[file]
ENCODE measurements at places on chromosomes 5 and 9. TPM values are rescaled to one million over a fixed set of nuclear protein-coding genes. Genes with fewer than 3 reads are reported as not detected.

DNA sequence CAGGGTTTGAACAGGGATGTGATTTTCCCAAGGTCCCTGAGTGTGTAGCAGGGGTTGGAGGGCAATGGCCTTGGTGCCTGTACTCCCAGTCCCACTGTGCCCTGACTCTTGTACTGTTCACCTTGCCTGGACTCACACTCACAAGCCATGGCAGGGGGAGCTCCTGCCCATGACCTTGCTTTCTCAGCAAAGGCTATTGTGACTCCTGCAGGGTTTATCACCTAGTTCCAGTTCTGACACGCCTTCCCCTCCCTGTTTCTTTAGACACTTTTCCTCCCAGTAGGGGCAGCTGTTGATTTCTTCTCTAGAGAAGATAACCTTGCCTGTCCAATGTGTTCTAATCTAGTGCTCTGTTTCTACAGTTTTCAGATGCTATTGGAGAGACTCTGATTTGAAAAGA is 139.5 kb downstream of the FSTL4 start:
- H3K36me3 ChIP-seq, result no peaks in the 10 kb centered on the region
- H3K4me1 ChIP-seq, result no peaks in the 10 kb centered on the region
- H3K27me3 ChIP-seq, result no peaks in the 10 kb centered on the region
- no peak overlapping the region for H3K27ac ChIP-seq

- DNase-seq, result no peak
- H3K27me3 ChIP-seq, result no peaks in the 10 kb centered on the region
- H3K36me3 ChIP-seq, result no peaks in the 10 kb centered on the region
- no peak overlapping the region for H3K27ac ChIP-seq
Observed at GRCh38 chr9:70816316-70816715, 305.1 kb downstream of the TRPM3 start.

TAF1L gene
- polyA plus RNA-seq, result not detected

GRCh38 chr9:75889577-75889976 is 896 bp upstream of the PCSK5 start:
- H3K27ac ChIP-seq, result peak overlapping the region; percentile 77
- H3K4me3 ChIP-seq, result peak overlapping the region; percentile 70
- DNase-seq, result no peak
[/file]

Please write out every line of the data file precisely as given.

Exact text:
ENCODE measurements at places on chromosomes 5 and 9. TPM values are rescaled to one million over a fixed set of nuclear protein-coding genes. Genes with fewer than 3 reads are reported as not detected.

DNA sequence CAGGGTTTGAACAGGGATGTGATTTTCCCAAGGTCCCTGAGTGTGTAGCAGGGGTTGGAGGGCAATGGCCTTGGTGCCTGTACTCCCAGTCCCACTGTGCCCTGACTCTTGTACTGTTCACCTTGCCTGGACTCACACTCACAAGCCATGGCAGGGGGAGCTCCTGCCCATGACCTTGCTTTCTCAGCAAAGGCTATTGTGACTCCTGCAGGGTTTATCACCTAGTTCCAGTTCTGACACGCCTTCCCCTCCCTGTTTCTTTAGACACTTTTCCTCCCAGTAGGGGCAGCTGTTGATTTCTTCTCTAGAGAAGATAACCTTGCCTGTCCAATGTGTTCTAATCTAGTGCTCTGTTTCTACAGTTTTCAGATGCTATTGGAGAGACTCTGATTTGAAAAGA is 139.5 kb downstream of the FSTL4 start:
- H3K36me3 ChIP-seq, result no peaks in the 10 kb centered on the region
- H3K4me1 ChIP-seq, result no peaks in the 10 kb centered on the region
- H3K27me3 ChIP-seq, result no peaks in the 10 kb centered on the region
- no peak overlapping the region for H3K27ac ChIP-seq

- DNase-seq, result no peak
- H3K27me3 ChIP-seq, result no peaks in the 10 kb centered on the region
- H3K36me3 ChIP-seq, result no peaks in the 10 kb centered on the region
- no peak overlapping the region for H3K27ac ChIP-seq
Observed at GRCh38 chr9:70816316-70816715, 305.1 kb downstream of the TRPM3 start.

TAF1L gene
- polyA plus RNA-seq, result not detected

GRCh38 chr9:75889577-75889976 is 896 bp upstream of the PCSK5 start:
- H3K27ac ChIP-seq, result peak overlapping the region; percentile 77
- H3K4me3 ChIP-seq, result peak overlapping the region; percentile 70
- DNase-seq, result no peak